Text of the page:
Saturday, June 1, 2013

Flooding and new grafts

    Flood water  from the Neosho River has backed up over the county road and covered a portion of my young pecan grove. Two weeks ago, I grafted several young trees in that field and I was curious to see how much of each tree was submerged in the flood. In the photo at right, you can see one of my bark grafts with all the wraps poking up through the water.  Its a good thing this graft union was not submerged in flood water. Over the years, we've learned that if a graft union is covered by flood water before the scion has callused into the stock, flood water will kill the graft. If the graft has healed and new growth had emerged from the scion, a new graft can often survive flooding (the sprouted primary bud often dies if submerged but secondary buds break on the scion once the flood recedes).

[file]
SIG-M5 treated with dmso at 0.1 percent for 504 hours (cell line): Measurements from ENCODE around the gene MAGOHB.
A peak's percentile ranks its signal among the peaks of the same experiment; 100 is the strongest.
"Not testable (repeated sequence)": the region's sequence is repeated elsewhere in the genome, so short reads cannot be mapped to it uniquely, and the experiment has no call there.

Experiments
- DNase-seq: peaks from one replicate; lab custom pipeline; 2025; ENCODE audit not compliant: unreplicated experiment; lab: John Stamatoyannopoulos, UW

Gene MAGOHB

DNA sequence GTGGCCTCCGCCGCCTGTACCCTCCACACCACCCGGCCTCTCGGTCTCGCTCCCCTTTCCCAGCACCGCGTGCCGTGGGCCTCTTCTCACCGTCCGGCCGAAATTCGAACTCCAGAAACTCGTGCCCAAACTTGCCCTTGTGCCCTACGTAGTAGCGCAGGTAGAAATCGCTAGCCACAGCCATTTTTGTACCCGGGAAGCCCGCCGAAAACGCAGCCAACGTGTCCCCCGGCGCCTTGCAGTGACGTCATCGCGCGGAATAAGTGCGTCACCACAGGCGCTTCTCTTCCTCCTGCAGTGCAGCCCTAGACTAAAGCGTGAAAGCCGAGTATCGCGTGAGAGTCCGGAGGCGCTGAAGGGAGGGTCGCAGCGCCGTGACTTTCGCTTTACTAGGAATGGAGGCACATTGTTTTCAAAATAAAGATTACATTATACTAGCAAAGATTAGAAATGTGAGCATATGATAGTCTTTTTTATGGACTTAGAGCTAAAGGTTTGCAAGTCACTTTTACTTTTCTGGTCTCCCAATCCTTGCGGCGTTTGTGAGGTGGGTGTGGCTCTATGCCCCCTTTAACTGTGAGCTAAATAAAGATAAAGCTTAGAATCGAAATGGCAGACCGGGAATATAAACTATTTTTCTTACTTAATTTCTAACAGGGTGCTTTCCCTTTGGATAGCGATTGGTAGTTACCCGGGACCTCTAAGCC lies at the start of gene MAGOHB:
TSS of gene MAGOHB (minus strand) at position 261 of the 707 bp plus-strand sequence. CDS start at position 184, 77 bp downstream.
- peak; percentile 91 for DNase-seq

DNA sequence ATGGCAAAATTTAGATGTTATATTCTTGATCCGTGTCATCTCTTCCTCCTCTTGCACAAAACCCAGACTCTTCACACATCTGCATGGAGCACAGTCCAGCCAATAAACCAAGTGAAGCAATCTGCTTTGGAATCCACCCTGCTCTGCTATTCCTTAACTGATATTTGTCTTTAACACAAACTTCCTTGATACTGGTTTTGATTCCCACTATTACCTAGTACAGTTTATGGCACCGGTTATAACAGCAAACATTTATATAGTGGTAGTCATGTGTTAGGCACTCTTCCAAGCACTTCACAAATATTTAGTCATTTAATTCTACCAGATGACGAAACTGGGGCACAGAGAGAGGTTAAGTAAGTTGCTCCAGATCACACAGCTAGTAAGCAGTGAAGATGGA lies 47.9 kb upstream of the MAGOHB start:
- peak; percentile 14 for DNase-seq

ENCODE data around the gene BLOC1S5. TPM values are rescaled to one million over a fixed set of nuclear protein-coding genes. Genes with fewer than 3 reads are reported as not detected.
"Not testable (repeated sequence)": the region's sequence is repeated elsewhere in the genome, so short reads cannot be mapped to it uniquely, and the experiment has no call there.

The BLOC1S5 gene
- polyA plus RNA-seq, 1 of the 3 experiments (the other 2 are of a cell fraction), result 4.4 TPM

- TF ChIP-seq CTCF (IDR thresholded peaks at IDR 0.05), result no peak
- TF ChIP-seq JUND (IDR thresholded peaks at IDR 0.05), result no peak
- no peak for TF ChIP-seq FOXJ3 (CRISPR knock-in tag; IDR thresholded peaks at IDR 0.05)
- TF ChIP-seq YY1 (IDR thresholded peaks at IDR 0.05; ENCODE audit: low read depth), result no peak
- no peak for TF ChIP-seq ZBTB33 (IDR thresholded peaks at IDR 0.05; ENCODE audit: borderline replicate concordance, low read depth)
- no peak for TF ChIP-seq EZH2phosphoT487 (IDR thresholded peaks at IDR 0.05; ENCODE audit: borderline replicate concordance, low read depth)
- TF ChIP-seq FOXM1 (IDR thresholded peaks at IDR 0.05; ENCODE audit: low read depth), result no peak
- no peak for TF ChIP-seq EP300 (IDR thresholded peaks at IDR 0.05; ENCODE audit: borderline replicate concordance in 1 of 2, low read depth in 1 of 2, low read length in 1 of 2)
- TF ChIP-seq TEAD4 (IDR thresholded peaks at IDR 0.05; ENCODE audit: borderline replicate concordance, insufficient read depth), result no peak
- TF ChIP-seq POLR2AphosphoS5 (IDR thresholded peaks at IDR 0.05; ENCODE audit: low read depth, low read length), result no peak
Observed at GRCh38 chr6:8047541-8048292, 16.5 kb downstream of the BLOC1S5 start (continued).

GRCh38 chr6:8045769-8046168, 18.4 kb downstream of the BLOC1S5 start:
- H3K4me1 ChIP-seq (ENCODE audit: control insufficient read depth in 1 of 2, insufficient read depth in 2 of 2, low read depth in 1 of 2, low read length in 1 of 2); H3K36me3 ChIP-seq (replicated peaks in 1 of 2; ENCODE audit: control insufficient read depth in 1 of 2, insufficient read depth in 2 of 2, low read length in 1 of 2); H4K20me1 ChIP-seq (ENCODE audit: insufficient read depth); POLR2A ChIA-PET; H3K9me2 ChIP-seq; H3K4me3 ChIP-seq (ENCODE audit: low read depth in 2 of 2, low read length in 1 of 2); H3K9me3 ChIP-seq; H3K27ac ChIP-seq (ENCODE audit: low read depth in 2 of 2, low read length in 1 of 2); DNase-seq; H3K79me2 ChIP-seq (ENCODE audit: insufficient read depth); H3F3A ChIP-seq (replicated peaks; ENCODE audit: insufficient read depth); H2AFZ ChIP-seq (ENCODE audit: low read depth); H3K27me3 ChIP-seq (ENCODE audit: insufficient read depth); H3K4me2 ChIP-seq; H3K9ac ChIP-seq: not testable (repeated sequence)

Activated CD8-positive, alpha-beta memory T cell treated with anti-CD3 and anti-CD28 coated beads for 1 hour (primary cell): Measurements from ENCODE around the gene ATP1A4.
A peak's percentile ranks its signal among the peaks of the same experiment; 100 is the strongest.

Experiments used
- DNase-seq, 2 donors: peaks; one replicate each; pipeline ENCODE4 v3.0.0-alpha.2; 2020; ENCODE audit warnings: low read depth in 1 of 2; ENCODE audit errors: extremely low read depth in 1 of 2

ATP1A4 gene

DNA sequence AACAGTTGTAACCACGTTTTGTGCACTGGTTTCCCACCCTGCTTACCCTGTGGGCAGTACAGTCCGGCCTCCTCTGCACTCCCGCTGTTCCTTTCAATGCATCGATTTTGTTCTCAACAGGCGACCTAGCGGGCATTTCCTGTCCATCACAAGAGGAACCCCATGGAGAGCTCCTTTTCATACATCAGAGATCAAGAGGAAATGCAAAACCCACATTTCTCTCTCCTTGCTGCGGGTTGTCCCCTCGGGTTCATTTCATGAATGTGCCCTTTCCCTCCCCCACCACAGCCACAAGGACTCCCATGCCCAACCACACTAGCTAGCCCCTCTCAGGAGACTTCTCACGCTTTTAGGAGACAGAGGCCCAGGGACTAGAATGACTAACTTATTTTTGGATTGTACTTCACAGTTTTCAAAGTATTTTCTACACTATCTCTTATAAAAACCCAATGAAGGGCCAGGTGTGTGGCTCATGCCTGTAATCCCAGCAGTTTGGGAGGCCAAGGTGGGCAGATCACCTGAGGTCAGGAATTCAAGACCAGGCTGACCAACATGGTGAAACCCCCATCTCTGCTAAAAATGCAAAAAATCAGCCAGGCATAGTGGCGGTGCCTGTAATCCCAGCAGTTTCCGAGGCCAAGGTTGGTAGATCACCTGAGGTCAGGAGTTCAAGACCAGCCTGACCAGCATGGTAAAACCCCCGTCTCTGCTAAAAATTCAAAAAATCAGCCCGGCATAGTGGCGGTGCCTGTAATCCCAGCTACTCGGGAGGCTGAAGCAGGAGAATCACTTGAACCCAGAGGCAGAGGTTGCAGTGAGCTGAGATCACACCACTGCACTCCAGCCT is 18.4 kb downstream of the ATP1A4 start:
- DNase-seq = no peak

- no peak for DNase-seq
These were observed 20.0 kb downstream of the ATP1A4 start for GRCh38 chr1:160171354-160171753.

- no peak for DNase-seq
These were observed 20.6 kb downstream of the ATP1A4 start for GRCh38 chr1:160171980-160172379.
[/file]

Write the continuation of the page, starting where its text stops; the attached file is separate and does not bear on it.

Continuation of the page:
This picture was taken during the river level's predicted high point. Hopefully, this graft will survive and sprout new growth shortly. The good news is that all the other grafts I made this year were even higher out of the water than the one in the photo. And I've learned a valuable lesson during this flood, my tree's deer cage will also serve to keep pesky beavers at bay.